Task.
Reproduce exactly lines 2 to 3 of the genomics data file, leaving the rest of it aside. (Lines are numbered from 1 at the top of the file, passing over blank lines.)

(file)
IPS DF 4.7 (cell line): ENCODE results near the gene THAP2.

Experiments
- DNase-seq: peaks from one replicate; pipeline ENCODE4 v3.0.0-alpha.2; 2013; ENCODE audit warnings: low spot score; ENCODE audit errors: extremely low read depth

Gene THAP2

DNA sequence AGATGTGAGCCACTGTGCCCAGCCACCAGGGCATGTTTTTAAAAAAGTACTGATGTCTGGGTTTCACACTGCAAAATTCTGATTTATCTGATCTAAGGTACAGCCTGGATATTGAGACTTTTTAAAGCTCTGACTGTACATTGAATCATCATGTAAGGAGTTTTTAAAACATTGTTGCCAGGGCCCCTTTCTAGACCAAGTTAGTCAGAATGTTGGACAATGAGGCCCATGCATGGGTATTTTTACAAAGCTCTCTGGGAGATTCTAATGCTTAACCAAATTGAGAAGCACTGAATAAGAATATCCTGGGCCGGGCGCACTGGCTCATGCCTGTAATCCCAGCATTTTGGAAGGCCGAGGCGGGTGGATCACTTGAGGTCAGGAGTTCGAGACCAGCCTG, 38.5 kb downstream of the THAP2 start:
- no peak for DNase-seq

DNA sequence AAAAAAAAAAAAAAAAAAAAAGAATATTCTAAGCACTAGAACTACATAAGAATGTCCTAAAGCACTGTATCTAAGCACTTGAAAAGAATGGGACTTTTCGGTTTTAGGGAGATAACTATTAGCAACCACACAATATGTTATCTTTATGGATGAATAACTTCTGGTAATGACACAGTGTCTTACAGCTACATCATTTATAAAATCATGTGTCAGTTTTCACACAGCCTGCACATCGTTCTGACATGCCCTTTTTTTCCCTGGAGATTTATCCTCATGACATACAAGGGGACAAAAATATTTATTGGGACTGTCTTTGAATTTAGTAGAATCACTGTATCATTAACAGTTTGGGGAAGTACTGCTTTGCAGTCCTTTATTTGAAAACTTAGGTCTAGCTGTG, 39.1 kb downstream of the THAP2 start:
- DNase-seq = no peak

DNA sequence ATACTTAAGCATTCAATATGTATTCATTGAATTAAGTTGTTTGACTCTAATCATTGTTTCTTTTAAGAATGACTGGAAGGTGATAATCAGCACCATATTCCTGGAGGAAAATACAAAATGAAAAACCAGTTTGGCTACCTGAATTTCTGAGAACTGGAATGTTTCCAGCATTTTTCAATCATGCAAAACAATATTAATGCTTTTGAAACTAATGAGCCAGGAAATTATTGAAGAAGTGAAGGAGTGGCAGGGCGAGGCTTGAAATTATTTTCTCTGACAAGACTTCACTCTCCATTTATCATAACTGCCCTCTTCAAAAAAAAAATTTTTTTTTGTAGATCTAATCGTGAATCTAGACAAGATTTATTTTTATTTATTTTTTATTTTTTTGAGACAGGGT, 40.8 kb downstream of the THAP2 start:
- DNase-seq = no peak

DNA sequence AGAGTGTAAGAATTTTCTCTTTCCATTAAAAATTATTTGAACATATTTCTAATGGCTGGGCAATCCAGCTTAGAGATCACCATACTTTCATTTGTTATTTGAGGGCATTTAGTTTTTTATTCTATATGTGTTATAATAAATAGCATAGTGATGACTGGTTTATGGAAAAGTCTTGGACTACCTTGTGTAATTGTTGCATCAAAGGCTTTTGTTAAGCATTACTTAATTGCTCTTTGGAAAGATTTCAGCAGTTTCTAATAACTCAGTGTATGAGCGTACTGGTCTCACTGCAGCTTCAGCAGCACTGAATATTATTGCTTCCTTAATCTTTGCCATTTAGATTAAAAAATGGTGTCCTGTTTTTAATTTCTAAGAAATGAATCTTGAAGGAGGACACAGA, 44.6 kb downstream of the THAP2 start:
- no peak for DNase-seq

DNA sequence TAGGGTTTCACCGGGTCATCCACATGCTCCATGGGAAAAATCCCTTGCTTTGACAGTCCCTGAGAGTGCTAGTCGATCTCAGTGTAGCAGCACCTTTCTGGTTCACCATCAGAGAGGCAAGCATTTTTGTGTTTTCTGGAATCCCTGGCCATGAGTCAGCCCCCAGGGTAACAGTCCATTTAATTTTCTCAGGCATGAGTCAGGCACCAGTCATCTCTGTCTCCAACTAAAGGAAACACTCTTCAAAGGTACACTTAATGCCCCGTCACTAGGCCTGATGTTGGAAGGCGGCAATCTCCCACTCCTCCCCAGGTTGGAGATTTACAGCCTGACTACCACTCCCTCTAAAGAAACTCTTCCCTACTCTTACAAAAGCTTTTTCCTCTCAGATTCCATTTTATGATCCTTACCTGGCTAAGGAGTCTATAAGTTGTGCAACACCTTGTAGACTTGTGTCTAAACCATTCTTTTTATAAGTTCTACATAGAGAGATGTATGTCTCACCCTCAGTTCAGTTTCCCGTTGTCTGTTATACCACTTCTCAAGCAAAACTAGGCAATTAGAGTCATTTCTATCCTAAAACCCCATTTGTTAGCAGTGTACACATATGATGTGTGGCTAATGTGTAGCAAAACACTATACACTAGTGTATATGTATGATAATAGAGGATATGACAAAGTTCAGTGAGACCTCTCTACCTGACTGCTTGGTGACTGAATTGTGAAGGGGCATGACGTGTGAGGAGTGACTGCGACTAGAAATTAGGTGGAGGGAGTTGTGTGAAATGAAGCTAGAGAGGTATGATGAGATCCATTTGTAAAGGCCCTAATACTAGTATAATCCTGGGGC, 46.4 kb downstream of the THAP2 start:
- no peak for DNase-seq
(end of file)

Experiments
- DNase-seq: peaks from one replicate; pipeline ENCODE4 v3.0.0-alpha.2; 2013; ENCODE audit warnings: low spot score; ENCODE audit errors: extremely low read depth